Wednesday, April 27, 2005

Plausible Rock ‘N’ Roll Conversations

1973. England. The Wailers—including Bob Marley, Peter Tosh, and Bunny Wailer—have just taped a performance for The Old Grey Whistle Test.

BOB MARLEY: That wasn’t too bad.

PETER TOSH: No. Not bad at all. Pretty good show.

BOB: This weather is really crappy though.

PETER: Sure is.

BOB: Can I ask you a question, Peter?

PETER: Sure.

BOB: When we play together, what do you think about?

PETER: What do you mean?

BOB: I mean, what do you think about when you’re playing guitar? What inspires you?

PETER: I guess I’m still a little unclear about what you’re asking.

BOB: For instance, when we play a song like “Stir It Up”—a song that has so many connotations, sexual, political—I think about a whole bunch of things: Rita, Jamaica, His Most Excellent Hailie Selassie, the slowly churning gears of revolution. Different things depending on my mood, but always things that mean a great deal to me and cause me to create really fantastic music. Do you see what I’m saying?

PETER: Yeah. Yeah, I think I get what you’re asking now.

BOB: So what do you think about?

PETER: Soup.

BOB: Soup?

PETER: Yeah. Soup. I think about soup.

BOB: What . . . kind of soup?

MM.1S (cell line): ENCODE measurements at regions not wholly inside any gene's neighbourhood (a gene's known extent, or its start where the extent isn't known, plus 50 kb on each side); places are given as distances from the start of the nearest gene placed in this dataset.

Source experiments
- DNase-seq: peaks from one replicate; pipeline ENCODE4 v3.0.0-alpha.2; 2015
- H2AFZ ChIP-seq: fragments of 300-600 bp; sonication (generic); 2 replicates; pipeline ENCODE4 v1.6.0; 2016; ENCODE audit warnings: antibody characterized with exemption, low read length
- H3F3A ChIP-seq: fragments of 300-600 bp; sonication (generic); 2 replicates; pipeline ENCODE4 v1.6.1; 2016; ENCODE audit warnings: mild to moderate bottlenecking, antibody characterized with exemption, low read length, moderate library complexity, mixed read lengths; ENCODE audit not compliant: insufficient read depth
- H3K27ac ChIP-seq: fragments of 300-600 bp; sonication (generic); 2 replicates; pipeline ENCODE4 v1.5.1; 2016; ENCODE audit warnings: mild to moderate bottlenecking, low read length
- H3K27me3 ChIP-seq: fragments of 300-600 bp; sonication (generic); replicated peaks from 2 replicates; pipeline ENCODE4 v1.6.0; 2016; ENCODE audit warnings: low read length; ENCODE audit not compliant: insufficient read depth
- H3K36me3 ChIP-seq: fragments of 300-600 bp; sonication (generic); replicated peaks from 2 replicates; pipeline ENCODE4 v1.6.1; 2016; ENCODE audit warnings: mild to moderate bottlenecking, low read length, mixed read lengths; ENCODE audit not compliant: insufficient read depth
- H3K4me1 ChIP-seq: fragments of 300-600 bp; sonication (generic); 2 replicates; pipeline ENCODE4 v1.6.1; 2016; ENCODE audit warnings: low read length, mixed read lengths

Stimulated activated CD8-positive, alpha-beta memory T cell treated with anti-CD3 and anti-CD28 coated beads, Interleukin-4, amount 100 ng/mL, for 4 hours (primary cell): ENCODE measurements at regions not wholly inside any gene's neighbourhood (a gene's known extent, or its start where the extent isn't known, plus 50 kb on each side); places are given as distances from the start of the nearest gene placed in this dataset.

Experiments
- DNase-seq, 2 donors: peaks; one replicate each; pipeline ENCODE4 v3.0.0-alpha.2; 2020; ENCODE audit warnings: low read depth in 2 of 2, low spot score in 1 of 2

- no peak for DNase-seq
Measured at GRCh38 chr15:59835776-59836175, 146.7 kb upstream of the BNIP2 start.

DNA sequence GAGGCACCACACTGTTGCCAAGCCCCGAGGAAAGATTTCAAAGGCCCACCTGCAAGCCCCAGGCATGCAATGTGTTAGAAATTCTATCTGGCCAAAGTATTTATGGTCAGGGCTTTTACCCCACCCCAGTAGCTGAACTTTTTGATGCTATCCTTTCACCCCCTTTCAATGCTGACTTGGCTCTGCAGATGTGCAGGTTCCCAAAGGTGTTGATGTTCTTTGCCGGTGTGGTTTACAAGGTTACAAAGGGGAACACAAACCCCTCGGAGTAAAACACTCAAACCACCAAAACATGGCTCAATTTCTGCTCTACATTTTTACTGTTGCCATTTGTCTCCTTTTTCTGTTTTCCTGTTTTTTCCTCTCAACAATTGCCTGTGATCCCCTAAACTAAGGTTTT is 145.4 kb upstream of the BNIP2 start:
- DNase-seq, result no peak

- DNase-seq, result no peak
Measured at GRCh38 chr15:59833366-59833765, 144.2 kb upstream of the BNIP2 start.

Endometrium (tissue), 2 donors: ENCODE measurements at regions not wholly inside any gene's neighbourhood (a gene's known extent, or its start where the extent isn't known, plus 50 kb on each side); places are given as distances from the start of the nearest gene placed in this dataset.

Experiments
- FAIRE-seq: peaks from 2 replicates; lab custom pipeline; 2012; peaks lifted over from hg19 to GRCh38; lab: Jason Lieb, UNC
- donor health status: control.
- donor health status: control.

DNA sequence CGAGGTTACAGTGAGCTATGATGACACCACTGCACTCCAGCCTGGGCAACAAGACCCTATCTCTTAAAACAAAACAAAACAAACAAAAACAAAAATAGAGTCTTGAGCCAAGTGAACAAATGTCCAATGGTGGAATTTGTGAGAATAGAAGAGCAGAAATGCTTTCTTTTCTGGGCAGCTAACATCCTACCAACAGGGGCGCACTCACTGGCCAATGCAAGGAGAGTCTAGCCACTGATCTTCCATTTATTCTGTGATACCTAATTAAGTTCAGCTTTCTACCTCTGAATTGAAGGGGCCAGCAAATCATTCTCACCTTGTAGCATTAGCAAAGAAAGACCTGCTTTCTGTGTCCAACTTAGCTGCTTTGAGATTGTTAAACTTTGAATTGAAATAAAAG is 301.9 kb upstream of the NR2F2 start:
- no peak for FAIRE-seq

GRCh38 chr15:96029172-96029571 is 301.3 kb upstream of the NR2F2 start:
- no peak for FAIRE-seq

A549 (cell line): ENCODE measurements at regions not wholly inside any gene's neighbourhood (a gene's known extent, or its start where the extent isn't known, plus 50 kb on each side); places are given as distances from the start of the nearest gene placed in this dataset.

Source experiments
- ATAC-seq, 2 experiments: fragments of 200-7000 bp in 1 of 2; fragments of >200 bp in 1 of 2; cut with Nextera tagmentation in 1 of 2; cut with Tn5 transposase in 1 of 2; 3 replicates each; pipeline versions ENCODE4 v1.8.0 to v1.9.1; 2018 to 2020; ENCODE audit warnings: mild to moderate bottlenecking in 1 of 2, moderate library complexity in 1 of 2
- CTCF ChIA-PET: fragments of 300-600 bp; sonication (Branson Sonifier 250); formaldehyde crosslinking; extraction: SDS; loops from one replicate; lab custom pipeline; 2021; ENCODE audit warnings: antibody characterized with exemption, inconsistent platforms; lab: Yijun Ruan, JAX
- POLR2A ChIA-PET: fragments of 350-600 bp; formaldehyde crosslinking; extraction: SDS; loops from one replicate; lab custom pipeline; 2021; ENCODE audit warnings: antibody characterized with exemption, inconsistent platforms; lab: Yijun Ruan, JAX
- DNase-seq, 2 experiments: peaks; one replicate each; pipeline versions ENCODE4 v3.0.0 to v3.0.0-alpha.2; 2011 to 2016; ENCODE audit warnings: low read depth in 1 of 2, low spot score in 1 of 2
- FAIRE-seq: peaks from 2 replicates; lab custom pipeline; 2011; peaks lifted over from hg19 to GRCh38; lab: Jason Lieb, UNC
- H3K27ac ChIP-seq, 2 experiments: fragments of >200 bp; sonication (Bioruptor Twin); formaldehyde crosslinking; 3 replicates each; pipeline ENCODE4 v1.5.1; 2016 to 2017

PETER: Oh, all kinds. Usually something creamy. But not too thick. Sometimes something spicy, like mulligatawny. It varies. You know, like you, depending on the mood I’m in.

BOB: So . . . .when I play my music, I think about throwing off the shackles of our oppressors and unifying the world . . . and you think about soup?

PETER: That sounds about right.

BOB: I guess that’s kind of the same. But not really.

PETER: How isn’t it the same?

BOB: You think about soup; I think about revolution.

PETER: Soup is a kind of revolution, Bob.

BOB: [slight pause] What?

PETER: What?

BOB: Do you think about soup just when we sing “Stir It Up” or on every song we play?

PETER: [reflects for a moment] I think about soup pretty much every time I play any song.

BOB: Oh.


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